French finance minister maintains growth forecasts
France's Finance Minister Christine Lagarde maintained the government's forecast of 1.4 percent growth for 2010, in an interview to appear in Monday's edition of the France-Soir newspaper.
And growth of 2.5 percent was an "ambitious" but "plausible" forecast for 2011 and 2012, she told the French daily.
Despite last week's news that the first-quarter rise in gross domestic product was only 0.1 percent, the government was still aiming for 1.4 percent growth this year, said Lagarde.
"We made made an average of 0.4 percent over the last two quarters," she said. "We have to get 0.4 percent over the next two quarters and we will be on target."
The government was looking at growth of 2.5 percent in 2011 and 2012, she added, which she admitted was ambitious.
But when the economy suffered sudden sharp drops, it was often followed by equally sharp rises, she argued.
Therefore, she said, "even if ambitious, our objective for 2011 is quite plausible."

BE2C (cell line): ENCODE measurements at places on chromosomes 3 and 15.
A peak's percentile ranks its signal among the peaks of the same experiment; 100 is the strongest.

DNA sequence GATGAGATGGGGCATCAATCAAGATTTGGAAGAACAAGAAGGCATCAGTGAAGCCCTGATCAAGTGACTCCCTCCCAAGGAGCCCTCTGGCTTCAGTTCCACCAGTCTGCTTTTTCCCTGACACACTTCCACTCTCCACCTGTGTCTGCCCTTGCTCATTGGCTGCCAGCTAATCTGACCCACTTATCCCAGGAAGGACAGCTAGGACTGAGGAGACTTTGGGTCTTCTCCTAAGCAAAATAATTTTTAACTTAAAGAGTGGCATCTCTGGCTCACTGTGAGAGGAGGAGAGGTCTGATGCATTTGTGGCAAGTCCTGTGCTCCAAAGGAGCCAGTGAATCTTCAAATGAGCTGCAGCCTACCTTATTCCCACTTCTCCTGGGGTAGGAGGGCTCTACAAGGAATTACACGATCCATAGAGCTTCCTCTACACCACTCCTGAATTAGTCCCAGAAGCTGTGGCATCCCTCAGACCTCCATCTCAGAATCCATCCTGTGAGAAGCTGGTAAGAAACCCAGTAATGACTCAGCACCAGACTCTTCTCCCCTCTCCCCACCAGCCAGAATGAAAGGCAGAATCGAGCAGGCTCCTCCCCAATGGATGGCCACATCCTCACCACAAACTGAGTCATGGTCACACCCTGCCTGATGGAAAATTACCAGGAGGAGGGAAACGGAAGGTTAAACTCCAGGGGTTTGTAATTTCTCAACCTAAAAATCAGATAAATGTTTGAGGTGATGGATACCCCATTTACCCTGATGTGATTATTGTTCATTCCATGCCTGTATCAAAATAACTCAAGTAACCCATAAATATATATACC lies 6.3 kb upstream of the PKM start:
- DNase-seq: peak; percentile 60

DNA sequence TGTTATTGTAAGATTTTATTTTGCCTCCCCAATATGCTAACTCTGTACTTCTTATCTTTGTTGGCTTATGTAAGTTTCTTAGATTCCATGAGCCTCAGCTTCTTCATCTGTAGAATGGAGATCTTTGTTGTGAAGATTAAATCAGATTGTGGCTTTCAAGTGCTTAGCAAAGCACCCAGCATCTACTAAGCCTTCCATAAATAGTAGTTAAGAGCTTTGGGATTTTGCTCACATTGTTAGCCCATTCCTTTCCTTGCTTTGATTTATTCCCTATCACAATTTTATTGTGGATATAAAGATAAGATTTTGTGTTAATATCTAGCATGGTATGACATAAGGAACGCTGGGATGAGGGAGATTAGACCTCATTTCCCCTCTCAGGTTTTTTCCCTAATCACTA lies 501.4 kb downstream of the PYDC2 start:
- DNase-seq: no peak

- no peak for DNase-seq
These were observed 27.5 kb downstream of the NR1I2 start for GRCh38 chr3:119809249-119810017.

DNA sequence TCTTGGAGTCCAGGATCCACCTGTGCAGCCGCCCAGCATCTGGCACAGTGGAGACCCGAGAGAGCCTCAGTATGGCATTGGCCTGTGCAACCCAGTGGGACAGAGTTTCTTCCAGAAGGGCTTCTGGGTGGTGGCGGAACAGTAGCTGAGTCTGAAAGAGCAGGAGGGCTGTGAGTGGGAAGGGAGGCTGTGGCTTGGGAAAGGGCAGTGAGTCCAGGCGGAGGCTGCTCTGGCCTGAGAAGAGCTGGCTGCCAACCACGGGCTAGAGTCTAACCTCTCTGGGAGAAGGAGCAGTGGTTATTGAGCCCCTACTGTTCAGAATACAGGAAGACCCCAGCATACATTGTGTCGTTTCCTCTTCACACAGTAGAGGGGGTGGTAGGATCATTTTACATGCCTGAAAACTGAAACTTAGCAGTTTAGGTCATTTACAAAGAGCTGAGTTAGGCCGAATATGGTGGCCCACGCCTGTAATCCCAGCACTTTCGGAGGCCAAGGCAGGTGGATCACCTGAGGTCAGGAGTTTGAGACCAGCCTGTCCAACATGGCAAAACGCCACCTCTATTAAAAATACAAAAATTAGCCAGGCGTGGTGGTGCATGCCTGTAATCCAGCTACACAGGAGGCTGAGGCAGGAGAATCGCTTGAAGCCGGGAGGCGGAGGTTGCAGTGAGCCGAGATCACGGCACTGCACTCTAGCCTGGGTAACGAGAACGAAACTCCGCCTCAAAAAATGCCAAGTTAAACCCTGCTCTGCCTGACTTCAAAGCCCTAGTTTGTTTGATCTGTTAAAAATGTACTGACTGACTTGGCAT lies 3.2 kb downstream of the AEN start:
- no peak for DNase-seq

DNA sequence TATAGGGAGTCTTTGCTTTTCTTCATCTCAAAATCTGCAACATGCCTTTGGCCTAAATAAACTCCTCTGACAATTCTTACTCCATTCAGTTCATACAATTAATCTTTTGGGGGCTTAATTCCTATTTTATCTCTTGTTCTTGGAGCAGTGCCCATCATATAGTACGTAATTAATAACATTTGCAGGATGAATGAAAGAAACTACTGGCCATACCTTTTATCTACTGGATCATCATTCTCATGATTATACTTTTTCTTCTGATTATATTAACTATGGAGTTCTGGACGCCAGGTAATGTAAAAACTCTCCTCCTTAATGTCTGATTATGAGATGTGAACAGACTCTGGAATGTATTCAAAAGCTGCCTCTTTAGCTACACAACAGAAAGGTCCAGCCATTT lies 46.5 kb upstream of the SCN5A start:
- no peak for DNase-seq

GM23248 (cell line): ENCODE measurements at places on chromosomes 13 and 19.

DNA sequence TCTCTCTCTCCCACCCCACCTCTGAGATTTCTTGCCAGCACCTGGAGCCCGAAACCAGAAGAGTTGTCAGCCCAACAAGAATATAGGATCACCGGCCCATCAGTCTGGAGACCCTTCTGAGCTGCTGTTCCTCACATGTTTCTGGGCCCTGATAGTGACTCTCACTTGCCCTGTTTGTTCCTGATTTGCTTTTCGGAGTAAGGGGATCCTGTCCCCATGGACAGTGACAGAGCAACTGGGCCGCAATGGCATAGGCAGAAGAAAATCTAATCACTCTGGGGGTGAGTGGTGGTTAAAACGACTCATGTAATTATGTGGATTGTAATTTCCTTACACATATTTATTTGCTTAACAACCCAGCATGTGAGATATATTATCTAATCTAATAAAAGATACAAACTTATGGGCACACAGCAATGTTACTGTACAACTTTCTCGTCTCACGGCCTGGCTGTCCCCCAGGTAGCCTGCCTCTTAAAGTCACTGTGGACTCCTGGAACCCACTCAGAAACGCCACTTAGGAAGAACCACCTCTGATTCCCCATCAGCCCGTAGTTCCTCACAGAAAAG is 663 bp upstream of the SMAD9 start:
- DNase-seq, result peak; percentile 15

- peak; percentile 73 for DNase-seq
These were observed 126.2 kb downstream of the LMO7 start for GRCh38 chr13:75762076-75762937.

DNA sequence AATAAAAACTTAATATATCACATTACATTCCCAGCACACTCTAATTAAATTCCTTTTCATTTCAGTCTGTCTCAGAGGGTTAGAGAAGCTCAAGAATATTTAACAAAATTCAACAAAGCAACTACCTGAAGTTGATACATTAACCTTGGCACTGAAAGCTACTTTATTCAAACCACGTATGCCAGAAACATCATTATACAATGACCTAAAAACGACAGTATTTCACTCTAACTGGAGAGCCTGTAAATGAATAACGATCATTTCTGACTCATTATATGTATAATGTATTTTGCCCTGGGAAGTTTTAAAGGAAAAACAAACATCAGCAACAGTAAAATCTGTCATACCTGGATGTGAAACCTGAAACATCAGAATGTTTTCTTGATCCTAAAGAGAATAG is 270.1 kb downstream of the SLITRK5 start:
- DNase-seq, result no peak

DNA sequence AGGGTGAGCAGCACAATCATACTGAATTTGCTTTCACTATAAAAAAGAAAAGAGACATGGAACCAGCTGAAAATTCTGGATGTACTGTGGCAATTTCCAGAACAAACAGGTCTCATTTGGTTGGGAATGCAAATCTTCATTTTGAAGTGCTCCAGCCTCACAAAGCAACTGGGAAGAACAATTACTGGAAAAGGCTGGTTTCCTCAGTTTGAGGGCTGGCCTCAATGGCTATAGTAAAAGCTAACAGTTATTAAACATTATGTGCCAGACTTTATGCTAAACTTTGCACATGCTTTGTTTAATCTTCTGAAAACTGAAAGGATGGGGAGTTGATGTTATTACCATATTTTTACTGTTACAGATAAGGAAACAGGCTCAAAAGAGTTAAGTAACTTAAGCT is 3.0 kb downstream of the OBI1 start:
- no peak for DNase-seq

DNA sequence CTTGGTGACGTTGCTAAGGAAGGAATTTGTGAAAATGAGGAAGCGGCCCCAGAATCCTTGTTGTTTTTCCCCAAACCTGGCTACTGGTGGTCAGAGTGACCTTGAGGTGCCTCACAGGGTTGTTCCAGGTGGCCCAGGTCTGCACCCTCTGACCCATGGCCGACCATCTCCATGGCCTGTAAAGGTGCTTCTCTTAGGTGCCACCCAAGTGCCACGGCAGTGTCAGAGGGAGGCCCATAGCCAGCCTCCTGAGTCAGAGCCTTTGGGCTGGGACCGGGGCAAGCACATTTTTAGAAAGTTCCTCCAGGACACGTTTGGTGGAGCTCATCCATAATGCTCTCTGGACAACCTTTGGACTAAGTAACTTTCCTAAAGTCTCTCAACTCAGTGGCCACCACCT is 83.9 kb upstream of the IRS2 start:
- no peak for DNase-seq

She nevertheless conceded that forecasts had become a very difficult exercise since the financial crisis.
Figures released last Wednesday by the state statistics agency INSEE showed that France's economy shrank by even more than initially feared during last year's historic recession.
Revised figures showed that the worst slowdown since World War II had knocked 2.5 percent off France's gross domestic product in 2009, more than the 2.2 percent initially estimated.
The figures, showing only 0.1 percent in the first quarter to March this year, have led some observers to question the government's already modest recovery target of 1.4 percent growth over the year.
INSEE said growth was held back by low consumer confidence, which depressed the domestic household spending that is traditionally a motor of the French economy.
© 2010 AFP